COTTON VALLEY – The Town of Cotton Valley failed its wastewater treatment plant inspections and is in violation of the Louisiana Department of Environmental Quality.
Mayor Joseph Alexander said the wastewater treatment plant has been in need of major repairs for years now, and the town was nearly fined for its failure to correct the issues.
“It’s not working like it should,” he said. “The biggest problem is it’s causing us not to pass inspection with the state. It’s been like this for years.”
As late as 2016, the date of the last review, DEQ officials say the town is still failing to comply with regulations. In a compliance order, it lists the town’s repeated failure to comply with its permit.
“Specifically, the Respondent [sic] failed to submit monthly Discharge Monitoring Reports for the following periods: October 2013, September 2014 through January 2015, and November 2015 through March 2016,” according to the compliance order.
Each municipality must submit samples from wastewater treatment plants for certain waste, such as fecal coliform, organics (biochemical oxygen demand), and Total Suspended Solids.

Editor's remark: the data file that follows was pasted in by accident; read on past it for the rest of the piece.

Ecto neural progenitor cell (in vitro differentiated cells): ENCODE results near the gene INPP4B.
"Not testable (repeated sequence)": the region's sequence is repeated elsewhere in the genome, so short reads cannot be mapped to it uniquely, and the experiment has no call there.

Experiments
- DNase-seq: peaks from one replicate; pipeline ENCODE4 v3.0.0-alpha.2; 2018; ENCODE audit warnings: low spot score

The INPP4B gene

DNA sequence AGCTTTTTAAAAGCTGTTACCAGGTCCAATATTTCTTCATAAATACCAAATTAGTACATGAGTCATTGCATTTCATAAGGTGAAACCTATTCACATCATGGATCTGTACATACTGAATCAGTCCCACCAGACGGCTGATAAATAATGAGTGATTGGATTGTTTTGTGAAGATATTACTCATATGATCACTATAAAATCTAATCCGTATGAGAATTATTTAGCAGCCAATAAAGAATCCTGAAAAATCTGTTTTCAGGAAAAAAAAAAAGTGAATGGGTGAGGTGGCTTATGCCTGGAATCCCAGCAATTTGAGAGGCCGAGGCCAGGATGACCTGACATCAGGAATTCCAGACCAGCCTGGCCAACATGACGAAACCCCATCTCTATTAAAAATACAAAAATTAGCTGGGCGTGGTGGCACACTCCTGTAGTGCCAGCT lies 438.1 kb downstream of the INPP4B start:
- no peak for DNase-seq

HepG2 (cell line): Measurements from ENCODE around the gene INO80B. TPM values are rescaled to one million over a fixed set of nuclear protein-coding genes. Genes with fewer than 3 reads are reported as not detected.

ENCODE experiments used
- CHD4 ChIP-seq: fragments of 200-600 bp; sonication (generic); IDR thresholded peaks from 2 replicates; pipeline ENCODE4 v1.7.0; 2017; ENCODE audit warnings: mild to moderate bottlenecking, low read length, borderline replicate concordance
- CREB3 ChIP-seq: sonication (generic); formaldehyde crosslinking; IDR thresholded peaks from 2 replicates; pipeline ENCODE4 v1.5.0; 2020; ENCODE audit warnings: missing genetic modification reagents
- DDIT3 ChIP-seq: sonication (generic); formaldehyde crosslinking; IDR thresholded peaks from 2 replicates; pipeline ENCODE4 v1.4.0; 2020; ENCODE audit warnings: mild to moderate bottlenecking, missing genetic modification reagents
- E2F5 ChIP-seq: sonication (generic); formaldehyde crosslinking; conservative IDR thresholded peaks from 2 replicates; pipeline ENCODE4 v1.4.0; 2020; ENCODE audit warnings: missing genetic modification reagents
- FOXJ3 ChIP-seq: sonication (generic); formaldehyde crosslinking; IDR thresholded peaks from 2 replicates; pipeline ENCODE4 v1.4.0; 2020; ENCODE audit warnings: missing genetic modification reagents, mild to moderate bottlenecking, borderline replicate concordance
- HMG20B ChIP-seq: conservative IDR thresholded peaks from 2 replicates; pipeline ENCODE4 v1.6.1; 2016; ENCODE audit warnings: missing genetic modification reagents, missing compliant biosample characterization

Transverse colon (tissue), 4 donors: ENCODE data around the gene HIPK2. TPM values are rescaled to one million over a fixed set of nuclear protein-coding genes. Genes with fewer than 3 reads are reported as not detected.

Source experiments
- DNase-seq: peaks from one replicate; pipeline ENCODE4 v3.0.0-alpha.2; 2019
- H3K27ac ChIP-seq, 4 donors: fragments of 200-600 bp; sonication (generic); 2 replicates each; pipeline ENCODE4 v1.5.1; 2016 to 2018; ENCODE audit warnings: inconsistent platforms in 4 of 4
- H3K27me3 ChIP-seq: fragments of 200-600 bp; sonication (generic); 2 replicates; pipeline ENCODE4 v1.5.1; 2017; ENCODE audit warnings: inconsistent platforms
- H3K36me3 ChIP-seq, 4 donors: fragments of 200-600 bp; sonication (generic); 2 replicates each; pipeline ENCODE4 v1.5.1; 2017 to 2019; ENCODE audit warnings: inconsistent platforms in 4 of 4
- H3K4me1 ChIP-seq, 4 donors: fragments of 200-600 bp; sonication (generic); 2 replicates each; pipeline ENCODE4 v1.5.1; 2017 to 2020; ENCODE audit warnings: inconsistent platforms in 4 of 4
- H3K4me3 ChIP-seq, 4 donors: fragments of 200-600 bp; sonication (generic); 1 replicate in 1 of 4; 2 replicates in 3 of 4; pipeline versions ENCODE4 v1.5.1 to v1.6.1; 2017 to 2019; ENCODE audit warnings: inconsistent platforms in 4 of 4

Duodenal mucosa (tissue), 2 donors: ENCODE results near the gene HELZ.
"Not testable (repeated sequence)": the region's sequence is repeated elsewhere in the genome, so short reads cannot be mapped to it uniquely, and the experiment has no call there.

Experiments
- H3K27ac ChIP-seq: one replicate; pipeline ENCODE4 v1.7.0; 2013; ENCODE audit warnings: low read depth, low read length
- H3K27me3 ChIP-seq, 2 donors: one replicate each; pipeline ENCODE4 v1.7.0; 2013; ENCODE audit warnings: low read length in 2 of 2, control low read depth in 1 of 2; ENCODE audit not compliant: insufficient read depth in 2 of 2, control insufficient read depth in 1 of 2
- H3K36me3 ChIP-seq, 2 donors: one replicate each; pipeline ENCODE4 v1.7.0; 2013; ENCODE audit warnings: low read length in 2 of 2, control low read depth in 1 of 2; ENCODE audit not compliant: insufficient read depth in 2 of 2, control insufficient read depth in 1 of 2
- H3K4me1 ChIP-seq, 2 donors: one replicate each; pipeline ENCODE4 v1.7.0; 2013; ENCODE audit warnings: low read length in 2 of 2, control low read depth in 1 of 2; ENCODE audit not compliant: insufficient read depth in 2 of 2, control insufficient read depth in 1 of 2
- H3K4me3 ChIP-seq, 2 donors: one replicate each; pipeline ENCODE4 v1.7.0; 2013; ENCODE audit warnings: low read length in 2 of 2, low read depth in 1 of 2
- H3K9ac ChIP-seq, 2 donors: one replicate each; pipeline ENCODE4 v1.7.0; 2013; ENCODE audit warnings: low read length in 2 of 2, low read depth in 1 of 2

Since 2010, the town has been in violation in one form or another, either for test samples that were above the permitted limit, or because samples weren’t submitted timely or at all, Alexander said.
“The problem was, it was never maintained correctly,” he said. “Our public works supervisor has been doing the best he could with what he had. We got it straightened out; the samples come straight to me, and I make sure the paperwork gets sent out.”
The DEQ has given them 30 days to develop a plan and take steps toward compliance.
“The Respondent [sic] was ordered to prepare, implement and submit a plan to manage solids accumulated during the treatment process,” according to the compliance order, “prepare and submit a progress report associated with the upgrade of the wastewater treatment plant; submit discharge monitoring reports and submit a written report.”
The town is researching avenues to get the funding needed to make the necessary upgrades.
“We’re looking at some grants right now to correct that problem,” he said. “We’re trying to fix it within the next six months. My superintendent is telling me that it’s on its last leg and could break down at any time.”
Alexander said they are applying for a community development block grant to start repairs. If that falls through, then they may have to look into taking out a loan.
The cost of total repair is approximately $2.2 million, but to replace it, it’s about $5 million.